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Inspiration Consol. Copper Co. v. Industrial Commission of Ariz.

Supreme Court of Arizona

February 11, 1959

INSPIRATION CONSOLIDATED COPPER COMPANY, a corporation, Petitioner,
v.
INDUSTRIAL COMMISSION OF ARIZONA and Benjamin Rocha, Respondents.

Page 417

[85 Ariz. 206] Gust, Rosenfeld, Divelbess & Robinette, and G. H. Ladendorff, Phoenix for petitioner.

James D. Lester, Phoenix, for respondent Industrial Commission of Arizona. John R. Franks, Donald J. Morgan, Robert K. Park, and Frances M. Long, Phoenix, of counsel.

H. S. McCluskey, Phoenix, for respondent Benjamin Rocha.

STRUCKMEYER, Justice.

This matter comes before this court on a writ of certiorari issued upon application of the employer, Inspiration Consolidated Copper Company, a corporation, to review an award by the Industrial Commission of Arizona of compensation and other benefits to Benjamin Rocha for total disability due to silicosis complicated by tuberculosis.

The evidence taken in the light most favorable to claimant shows that Rocha worked for various employers in the mining industry, primarily underground, in the State of Arizona from 1916 to 1924. From that time until 1935 he worked and held various jobs in the course of which he would not ordinarily have been exposed to the inhalation of harmful amounts of silicon dioxide dust. Sometime in 1935 he went to work for petitioner, the Inspiration Consolidated Copper Company, at Inspiration, Arizona, and continued in its employment until January 2, 1957, at which time he became totally disabled with silico-tuberculosis. All of Rocha's work for the Company was on a surface job in what is called the tank house of the electrolytic refinery.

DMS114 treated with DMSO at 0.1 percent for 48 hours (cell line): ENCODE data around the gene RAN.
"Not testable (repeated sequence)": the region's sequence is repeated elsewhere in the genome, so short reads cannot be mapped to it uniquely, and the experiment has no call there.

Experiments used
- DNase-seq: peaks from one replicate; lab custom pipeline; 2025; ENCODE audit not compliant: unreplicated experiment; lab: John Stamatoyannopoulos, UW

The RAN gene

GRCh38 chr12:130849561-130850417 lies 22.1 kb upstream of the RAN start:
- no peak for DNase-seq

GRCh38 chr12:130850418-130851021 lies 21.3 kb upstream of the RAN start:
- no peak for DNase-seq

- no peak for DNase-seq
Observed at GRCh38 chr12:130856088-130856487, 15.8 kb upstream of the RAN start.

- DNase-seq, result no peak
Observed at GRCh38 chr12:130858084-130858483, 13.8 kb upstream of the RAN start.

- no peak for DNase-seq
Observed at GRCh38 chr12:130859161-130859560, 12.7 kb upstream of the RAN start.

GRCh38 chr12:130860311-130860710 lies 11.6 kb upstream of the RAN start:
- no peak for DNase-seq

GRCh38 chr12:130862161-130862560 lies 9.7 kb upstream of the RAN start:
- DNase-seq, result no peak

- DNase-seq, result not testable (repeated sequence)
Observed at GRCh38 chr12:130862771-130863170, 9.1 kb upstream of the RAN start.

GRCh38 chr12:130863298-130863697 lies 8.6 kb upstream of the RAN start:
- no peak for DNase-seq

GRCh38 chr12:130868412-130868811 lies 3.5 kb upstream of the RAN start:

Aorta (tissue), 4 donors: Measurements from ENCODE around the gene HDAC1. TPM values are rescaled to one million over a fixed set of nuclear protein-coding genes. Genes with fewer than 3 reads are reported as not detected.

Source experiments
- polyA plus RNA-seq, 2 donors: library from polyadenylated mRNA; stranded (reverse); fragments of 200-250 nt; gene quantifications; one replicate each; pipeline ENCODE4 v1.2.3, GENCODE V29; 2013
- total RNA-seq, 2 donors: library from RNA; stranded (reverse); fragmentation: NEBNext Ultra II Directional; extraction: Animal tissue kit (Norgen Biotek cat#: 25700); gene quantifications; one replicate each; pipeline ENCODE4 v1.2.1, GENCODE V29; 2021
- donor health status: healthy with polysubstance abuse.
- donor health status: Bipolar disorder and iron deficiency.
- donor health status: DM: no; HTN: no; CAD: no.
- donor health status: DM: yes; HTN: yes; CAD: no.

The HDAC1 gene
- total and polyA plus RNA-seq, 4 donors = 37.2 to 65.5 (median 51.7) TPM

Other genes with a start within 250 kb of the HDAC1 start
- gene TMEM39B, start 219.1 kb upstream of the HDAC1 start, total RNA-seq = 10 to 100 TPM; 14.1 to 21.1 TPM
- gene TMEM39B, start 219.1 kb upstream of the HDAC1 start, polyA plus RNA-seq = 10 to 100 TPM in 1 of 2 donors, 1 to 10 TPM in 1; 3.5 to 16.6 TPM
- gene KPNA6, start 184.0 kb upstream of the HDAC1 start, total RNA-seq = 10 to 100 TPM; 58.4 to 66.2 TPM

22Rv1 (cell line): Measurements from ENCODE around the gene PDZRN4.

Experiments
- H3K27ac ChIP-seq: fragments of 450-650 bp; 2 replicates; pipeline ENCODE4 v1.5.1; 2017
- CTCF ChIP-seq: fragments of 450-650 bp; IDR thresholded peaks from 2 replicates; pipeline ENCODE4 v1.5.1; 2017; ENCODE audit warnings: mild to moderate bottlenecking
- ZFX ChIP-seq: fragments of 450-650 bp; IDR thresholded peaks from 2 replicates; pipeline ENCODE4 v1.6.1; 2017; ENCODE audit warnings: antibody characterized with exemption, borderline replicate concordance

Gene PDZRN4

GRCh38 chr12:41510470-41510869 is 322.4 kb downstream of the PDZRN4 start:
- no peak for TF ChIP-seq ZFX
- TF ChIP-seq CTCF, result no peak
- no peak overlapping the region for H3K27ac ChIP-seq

[85 Ariz. 207] In the process of refining copper the ore is taken from open-pit mines, the nearest of which is approximately one-half mile from the tank house. It is then crushed to a proper size and conveyed by belts to large open tanks known as leaching tanks. Thereafter, by chemical action, the copper content is leached from the ore and a solution containing the copper is transported by pipes to the tank house where by electrolysis the copper is removed from the solution and deposited on copper plates. No ore or rock of any kind comes into the tank house. The work there consists for the most part in putting starting sheets into the tanks and removing the sheets after the copper has been deposited upon them, loading the sheets into box

Page 418

cars for shipment to market, and general cleanup work.

Silicosis is generally defined as a disease cause by the inhalation of free silica, SiO sub2 , usually in the form of quartz. Doctor Reginald H. Smart, a witness in behalf of the Company, qualified as an expert on the subject of silicosis, having spent most of his adult life in the study and treatment of this condition, testified without contradiction that silicon dioxide and free silica are the same thing, and that those terms are used interchangeably. He also stated that silicon dioxide, SiO sub2 , is an allotropic substance; that is, while the chemical formula is the same, the substance exists in several different physical forms of which quartz is one; and that they are classified as free silica in contradistinction to silicates. Silicates are compounds of other elements with silicon.